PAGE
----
How did you find out about Krita?

I was introduced to the program early this year by a friend who was quite excited over it. I was dubious because I'd tried other art programs and was always frustrated by having to learn new a new UI/work flow, to the point that I'd give up and return to Photoshop.

What was your first take on it?

When I sat down to try it, I started messing about with the standard brushes and sat up with a bolt of excitement because suddenly something felt -better- to use than the old faithful. The UI was a little hard to get a grip on after so long using the same program but the way the brushes handled felt so amazing to me that I persevered and it didn't take long before going back to Photoshop felt really alien.

What do you love about Krita?

I love how the brushes feel to use and I love how the devs take what artists say they want and turn it into reality. Instead of being a passive user, I feel like I can have some input and it makes me feel like I have a personal tie to the software and its community. I also love the fact that finding Krita fired up my enthusiasm for art to such a point that my creativity came flooding back practically overnight when I found it. Thirteen years after losing the ability, I can now paint entire scenes from imagination the way I used to and I feel 'whole' as an artist again.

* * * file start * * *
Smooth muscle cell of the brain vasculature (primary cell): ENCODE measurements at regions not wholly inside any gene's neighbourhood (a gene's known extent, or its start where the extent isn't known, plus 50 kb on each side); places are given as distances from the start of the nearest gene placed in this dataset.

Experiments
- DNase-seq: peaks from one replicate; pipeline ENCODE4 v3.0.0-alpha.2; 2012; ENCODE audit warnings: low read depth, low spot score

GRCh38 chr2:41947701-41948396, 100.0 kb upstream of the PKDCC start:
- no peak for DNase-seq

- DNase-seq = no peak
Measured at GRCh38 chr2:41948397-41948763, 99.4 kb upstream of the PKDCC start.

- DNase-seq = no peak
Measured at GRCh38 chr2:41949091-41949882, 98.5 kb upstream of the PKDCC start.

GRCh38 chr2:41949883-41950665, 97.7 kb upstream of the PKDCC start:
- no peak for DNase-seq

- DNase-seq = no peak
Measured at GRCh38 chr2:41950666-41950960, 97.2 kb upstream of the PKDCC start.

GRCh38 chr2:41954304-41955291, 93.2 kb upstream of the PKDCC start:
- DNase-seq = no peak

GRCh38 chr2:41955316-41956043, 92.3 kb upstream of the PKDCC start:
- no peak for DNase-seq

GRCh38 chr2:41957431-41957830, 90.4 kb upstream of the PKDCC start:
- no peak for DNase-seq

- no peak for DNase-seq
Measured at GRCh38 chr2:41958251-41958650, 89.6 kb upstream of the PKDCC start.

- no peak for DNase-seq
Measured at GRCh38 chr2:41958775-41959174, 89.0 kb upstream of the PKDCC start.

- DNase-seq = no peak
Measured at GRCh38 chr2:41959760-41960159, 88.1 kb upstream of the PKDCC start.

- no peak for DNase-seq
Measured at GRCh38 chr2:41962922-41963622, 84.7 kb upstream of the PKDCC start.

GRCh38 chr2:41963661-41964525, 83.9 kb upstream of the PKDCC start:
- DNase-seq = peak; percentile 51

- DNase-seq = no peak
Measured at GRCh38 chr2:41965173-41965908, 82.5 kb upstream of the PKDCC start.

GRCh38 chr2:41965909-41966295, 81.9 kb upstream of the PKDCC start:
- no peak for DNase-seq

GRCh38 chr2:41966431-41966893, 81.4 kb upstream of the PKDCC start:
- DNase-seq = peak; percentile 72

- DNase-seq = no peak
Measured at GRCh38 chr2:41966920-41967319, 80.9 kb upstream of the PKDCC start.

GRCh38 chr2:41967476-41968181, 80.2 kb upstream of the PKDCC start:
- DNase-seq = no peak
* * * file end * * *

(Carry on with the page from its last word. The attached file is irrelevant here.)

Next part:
What do you think needs improvement in Krita? Also, anything that you really hate?

Some things take far too long to execute such as many of the filters and some of the brushes at max size. At this point I have a hybrid workflow between Krita and Photoshop where I will pass the file back and forth to accomplish various things that just take too long in Krita. I look forward to the day when I can all but retire Photoshop.

If you had to pick one favourite of all your work done in Krita so far, what would it be?

It would definitely have to be Little Forest Guardian.

What is it that you like about it? What brushes did you use in it?

I'm enchanted by the idea of mixing my love of nature with my love of dragons and fantasy. I tried to convey a sense of it being a still from an animated movie using motion and depth of field and feel that I was fairly successful judging by peoples' reactions. I was floored when I had this image made into prints as the colours came out so rich and jewel-like. I honestly cannot remember what brushes I used - it was definitely a large variety as I was (and still am) experimenting heavily with brushes and techniques.

Would you like to share it with our site visitors?

For sure! It's at the top of this post.

Anything else you'd like to share?

I have a website with more of my work at It's still incomplete but I hope to have it finished very soon and the majority of my traditional and digital works are there. I will also soon be selling prints via the site, though for now I can be contacted directly for these.

Other places you can find me:

Facebook: Twitter: DeviantArt: Fur Affinity: Weasyl: Tumblr: